Oil on canvas.
H 205 mm W 255 mm.
Signed lower right: Max Ernst.
|*||CHF||250'000 / 350'000|
|*||EUR||230'000 / 320'000|
|*||USD||280'000 / 390'000|
Paul Sacher, Basel, 1934;
Prof. Dr. Eugen Beck (son of Conrad Beck (1901-1989), composer and close friend of Paul Sacher), in 1934 from Paul Sacher received as a gift (owner's mark on stretcher);
Galerie Kornfeld, Berne, 17. June 1988, Lot 49;
Fuji Television Gallery, Tokyo;
Okazaki, Okazaki City Museum & Wakayama, Museum of Modern Art. Max Ernst. No. 1-22, 2001, Page 46;
New York, Helly Nahmad Gallery. Le Chant de la Grenouille, the Surrealists in Conversation, 29. October - 13. December 2014.
The authenticity of this artwork was confirmed by Werner Spies and Dr. Jürgen Pech. The work will be included in the supplement to the Max Ernst Oeuvre-Katalog.
There is the request, to receive this work as a loan during the Exhibition of the Max Ernst Retrospective at the Palazzo Reale in Milan, October 2022 - February 2023.
The surrealist painting 'Nu allongé et personnage' combines a radiant mountain panorama with a reclining woman and fantastic animal creatures in the front section. The painting weaves together various typical elements of Max Ernst's style into a multi-layered pictorial puzzle, not only in terms of content but also in the manner of painting. It is not surprising that the Swiss conductor and art patron Paul Sacher was enthusiastic about this painting at the time. As an exchange of letters proves, he gave it to the son of his friend Conrad Beck as a birth gift in 1934 and it remained in the family for several decades thereafter until it first appeared on the market in 1988. However, it is not only the artist's typical innovative painterly elements and the provenance that make this object particularly exciting.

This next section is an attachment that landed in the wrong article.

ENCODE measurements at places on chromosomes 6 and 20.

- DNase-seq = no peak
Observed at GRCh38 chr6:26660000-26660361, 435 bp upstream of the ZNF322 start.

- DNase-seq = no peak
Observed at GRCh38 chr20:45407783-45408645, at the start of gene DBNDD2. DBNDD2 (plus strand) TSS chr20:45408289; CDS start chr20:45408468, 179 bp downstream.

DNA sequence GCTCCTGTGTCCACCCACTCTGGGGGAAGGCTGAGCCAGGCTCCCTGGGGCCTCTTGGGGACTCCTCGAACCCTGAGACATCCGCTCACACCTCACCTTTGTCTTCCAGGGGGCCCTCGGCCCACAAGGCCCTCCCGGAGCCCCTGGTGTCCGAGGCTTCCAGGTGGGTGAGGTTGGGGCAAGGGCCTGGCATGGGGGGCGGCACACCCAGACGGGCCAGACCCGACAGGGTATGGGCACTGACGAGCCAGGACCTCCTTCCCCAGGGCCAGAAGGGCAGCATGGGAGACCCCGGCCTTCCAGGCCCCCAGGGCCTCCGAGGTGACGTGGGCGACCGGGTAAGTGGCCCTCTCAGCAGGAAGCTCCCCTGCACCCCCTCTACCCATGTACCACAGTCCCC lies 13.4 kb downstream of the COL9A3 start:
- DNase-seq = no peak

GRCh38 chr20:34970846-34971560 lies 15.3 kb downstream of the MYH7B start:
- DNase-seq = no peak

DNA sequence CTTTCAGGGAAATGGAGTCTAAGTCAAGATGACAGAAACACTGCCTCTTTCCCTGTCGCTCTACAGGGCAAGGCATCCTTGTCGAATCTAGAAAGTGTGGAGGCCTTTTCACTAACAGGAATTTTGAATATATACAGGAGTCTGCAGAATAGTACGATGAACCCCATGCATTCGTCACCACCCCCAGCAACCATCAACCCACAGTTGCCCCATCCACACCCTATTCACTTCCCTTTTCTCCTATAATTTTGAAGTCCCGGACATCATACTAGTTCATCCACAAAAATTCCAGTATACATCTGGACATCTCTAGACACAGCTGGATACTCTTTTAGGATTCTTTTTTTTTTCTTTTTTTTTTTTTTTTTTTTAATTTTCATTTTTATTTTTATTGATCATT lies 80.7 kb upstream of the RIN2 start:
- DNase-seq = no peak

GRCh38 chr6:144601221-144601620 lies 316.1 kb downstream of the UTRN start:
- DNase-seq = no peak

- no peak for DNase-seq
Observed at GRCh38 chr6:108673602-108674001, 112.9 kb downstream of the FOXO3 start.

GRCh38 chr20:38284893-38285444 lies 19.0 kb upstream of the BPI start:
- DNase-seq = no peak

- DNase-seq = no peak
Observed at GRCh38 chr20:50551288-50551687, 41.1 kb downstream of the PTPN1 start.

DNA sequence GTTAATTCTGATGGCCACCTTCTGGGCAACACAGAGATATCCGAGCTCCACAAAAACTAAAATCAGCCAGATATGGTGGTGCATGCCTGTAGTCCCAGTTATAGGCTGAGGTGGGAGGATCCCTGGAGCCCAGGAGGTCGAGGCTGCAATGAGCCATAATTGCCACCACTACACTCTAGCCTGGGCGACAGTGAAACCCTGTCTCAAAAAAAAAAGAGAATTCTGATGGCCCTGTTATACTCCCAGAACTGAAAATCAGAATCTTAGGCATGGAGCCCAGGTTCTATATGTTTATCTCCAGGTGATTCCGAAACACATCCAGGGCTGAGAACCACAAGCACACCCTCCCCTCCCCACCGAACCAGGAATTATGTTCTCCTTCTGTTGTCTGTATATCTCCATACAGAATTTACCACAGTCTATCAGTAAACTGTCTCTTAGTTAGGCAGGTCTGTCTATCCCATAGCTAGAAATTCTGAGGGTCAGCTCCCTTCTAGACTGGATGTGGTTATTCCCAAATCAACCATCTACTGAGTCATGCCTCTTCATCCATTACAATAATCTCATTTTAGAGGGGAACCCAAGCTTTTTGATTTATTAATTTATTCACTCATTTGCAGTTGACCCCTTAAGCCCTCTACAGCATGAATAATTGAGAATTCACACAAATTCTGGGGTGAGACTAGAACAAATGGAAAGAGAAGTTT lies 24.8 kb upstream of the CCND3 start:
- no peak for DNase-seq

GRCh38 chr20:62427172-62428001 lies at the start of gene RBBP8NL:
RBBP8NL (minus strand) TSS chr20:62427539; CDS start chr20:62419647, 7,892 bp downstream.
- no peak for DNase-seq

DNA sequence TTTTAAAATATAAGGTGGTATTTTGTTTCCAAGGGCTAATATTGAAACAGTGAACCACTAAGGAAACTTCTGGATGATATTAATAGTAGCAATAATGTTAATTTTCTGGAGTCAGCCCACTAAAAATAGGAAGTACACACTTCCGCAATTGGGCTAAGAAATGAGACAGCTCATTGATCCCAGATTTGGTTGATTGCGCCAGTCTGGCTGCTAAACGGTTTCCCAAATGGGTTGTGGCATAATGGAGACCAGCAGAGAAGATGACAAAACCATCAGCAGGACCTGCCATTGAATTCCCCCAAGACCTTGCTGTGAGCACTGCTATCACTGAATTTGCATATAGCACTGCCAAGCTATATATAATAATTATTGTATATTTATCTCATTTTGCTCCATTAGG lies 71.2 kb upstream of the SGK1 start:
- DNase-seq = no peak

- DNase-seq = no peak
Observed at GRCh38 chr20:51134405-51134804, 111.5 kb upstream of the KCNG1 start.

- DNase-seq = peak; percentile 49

The painting was created during a biographically very interesting phase of the artist's life. In the autumn of 1933, a brief, passionate love arose between him and the Swiss artist Meret Oppenheim. The letters that Max Ernst wrote to the artist during this period attest not only to the intensity of this amour fou but also to the artistic, philosophical and political exchange between the two. While the political climate deteriorated in 1934, Max Ernst also suffered from the geographical separation from Meret Oppenheim. He spent the summer with his friend Alberto Giacometti in his summer studio in Maloja in Switzerland, where he made his first sculptural attempts on granite blocks. In autumn 1934, Meret Oppenheim unexpectedly ended the relationship, but the two artists remained in contact for a long time beyond that. In October 1934, Max Ernst finally appeared for the first time among his surrealist artist friends at an exhibition at the Kunsthaus Zurich. The preface he wrote for the exhibition became a classic of surrealist theoretical writings.
It was probably against this eventful background that the painting 'Nu allongé et personnage' was created. A work of art that still fascinates the viewer nearly a century after it's creation.